Why you should never accept a compromise
If you look up “compromise quotes”, you will find hundreds of quotes insinuating that compromise is a fundamental part of relationships, like “learn the wisdom of compromise, for bending a little is better than breaking a loving relationship”. What if I told you that this “bending a little” will eventually lead to a breakup? Here’s how:
What hides behind a compromise?
Think of a common scenario: choosing your next holiday destination. You’d like to go somewhere new, while your partner wants to visit their family, which you’ve done together several times already. Deciding for either of these two options seems unavoidable. But is it a bad thing?
Of course it’s bad! The message behind it is “I win and you lose”. In a compromise, one of the parties has to let go of something they desire. How is it fair to decide that one’s wishes and preferences are more important than their partner’s? It isn’t. Here’s why:
How compromise will kill your relationship
Having to prioritize or completely give up on your desires in favor of someone else’s is called sacrifice. I admit that there’s a positive side to sacrifice: it makes you come off as a good person because, after all, you are taking some pain so that your partner is happy. Isn’t it noble? No, because it will lead up to resentment.
People don’t just self-sacrifice out of goodness. They do it in exchange for something else. Maybe they expect their partners to self-sacrifice in a different area of the relationship in compensation.
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But what if they don’t communicate this expectation? And what if the other person doesn’t deliver their end of the bargain? I guarantee you that resentment will ensue and start poisoning the relationship from the inside because this might be a recurring dynamic.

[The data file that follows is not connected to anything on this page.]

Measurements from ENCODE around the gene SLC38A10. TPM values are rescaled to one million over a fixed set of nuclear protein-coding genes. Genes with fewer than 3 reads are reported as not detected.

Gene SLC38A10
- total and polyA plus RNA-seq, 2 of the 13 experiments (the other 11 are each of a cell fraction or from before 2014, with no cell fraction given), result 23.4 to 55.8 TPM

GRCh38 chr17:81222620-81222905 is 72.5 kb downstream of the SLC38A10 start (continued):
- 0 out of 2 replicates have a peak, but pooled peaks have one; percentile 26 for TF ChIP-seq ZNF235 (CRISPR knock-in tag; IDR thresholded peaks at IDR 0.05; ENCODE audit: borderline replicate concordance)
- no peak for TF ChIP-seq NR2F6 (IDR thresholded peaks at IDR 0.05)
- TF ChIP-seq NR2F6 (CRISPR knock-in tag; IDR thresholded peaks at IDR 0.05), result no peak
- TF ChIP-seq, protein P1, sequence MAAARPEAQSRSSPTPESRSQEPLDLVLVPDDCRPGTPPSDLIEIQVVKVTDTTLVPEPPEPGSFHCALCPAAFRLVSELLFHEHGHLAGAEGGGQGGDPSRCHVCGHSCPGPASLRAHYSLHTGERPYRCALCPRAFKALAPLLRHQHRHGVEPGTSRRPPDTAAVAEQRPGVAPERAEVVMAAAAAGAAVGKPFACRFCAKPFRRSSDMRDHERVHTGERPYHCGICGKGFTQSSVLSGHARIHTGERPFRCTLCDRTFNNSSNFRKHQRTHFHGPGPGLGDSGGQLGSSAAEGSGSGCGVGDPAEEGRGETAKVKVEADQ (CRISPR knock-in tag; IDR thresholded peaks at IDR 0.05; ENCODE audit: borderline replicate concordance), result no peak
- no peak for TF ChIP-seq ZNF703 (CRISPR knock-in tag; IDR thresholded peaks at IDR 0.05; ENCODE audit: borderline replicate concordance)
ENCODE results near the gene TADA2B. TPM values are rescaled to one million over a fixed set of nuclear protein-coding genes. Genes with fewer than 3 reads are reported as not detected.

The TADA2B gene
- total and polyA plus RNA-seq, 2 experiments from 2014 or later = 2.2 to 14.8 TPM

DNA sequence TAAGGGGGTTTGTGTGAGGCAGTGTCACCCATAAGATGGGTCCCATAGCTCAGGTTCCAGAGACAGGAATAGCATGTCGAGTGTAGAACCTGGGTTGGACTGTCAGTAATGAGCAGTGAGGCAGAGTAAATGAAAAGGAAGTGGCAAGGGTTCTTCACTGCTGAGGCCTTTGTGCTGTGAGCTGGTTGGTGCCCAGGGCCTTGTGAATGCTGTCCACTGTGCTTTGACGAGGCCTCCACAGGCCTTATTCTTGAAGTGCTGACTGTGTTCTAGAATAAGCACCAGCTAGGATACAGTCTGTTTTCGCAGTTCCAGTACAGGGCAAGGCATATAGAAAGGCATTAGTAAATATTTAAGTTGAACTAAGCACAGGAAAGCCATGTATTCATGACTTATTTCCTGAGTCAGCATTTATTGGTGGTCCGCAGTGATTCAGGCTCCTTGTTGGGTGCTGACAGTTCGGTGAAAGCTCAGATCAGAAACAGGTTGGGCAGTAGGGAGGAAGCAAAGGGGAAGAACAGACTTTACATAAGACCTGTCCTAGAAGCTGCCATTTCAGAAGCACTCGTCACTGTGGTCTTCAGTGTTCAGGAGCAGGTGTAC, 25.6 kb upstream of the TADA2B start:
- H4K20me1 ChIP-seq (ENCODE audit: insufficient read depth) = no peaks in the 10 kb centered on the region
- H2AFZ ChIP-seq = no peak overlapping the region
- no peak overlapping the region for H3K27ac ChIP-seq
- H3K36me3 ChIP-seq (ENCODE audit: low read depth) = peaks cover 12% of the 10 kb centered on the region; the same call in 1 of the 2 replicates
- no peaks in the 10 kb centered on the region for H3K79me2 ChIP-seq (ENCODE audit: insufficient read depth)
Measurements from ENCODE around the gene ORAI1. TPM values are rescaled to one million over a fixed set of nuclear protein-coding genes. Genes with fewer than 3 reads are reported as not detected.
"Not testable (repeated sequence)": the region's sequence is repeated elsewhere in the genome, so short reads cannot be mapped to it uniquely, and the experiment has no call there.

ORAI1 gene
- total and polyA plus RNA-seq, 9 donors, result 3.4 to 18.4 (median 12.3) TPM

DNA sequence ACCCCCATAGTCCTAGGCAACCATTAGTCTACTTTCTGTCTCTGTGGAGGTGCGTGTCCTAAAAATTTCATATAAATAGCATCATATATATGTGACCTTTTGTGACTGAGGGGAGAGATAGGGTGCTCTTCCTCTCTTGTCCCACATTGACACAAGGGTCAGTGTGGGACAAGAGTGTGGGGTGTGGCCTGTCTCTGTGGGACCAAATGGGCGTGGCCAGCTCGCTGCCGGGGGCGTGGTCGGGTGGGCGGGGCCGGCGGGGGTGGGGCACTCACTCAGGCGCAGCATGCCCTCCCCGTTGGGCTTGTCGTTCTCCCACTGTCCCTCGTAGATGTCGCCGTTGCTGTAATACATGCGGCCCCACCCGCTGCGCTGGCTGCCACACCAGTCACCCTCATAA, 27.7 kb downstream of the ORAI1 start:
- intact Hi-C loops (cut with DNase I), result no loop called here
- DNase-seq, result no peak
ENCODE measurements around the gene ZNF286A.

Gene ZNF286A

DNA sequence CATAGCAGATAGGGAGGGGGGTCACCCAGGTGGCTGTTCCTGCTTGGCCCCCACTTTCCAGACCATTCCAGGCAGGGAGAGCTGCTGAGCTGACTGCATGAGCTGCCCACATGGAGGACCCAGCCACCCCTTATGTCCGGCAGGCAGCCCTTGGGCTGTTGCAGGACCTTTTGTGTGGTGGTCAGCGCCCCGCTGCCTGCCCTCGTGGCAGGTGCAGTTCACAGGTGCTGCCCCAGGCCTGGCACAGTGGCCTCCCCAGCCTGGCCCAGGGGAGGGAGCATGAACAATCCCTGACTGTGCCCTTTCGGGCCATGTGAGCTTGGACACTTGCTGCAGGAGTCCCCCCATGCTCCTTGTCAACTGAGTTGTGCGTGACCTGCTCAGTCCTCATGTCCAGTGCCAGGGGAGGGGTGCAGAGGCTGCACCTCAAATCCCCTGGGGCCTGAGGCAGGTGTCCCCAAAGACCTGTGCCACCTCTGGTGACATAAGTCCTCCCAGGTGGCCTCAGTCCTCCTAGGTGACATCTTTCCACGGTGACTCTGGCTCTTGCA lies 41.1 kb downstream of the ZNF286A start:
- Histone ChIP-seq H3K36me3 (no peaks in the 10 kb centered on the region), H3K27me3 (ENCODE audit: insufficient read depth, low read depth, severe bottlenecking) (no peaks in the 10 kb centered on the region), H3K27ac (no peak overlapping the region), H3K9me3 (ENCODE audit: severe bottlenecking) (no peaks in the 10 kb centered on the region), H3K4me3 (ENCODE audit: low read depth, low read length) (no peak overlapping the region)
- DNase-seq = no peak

How can you change the end of the story?
Strive for a third option
The solution is very simple: turn lose-lose and lose-win scenarios into win-wins! Use your creativity to find a way that you both can have what you want. First of all, you have to be able to pinpoint what experience you definitely don’t want to miss out on.
In the previous example, one person seems to value seeing their family during their vacation whereas the other prefers experiencing something new. What about spending half the time with the in-laws and half the time exploring the surroundings? Or spending the first few days apart, she at her family’s, he at a new destination, and her joining him later on somewhere she was also excited about visiting?
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